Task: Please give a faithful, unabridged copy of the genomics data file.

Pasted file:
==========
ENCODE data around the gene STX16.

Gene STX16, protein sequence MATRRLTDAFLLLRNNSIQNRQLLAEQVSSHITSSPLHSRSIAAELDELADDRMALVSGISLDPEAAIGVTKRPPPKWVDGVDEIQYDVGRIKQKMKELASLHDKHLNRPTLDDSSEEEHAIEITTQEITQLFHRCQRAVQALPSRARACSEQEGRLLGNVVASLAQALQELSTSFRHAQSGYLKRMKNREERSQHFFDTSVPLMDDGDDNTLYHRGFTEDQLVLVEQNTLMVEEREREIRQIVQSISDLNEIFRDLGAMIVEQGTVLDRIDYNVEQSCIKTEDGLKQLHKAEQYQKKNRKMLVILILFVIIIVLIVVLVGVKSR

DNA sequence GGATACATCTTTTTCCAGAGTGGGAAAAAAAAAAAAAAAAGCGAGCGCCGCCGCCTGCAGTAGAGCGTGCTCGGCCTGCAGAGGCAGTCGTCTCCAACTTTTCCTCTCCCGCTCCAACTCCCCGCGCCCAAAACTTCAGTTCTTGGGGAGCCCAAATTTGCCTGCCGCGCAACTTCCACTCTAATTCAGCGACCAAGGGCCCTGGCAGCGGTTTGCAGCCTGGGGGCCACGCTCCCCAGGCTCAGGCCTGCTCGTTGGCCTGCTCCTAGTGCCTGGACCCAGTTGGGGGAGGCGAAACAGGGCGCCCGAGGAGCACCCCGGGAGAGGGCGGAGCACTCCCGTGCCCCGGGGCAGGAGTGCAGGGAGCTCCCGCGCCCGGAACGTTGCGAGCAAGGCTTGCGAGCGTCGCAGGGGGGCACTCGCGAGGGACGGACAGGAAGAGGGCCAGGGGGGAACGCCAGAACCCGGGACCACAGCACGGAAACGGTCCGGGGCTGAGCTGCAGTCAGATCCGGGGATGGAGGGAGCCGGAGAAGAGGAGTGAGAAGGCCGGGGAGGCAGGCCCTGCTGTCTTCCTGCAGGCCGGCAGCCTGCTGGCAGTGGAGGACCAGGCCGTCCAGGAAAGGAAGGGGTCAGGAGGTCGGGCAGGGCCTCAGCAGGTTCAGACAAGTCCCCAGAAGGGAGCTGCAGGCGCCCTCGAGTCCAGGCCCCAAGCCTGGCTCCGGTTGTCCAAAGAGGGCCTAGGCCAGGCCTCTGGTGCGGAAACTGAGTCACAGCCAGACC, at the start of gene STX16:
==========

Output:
ENCODE data around the gene STX16.

Gene STX16, protein sequence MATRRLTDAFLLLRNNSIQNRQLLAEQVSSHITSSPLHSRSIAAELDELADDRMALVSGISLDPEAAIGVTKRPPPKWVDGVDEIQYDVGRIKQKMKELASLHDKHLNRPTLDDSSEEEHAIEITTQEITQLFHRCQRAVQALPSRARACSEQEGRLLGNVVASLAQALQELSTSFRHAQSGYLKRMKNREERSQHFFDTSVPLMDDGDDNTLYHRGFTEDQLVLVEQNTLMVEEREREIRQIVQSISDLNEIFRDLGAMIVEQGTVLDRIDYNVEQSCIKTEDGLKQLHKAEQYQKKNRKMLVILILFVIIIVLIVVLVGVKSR

DNA sequence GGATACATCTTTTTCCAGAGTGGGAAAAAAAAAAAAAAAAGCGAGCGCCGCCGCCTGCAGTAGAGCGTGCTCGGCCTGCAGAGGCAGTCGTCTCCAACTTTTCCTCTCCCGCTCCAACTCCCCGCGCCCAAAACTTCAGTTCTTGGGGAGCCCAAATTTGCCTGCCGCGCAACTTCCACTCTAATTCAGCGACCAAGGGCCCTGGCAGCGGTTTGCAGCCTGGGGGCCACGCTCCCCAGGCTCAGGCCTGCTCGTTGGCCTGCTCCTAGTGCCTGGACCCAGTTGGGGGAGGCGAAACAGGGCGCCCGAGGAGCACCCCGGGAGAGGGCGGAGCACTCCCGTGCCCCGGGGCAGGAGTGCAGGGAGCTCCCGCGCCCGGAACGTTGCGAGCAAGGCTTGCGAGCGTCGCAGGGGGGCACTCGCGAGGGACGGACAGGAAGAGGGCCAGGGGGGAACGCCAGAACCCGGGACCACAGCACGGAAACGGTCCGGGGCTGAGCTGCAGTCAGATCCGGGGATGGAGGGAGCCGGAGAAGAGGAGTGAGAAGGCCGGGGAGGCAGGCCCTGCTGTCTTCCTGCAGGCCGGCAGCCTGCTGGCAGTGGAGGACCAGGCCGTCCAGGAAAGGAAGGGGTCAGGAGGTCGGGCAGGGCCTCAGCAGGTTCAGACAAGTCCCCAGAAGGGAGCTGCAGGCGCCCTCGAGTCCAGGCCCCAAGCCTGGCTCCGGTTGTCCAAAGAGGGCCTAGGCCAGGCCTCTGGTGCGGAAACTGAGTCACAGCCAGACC, at the start of gene STX16: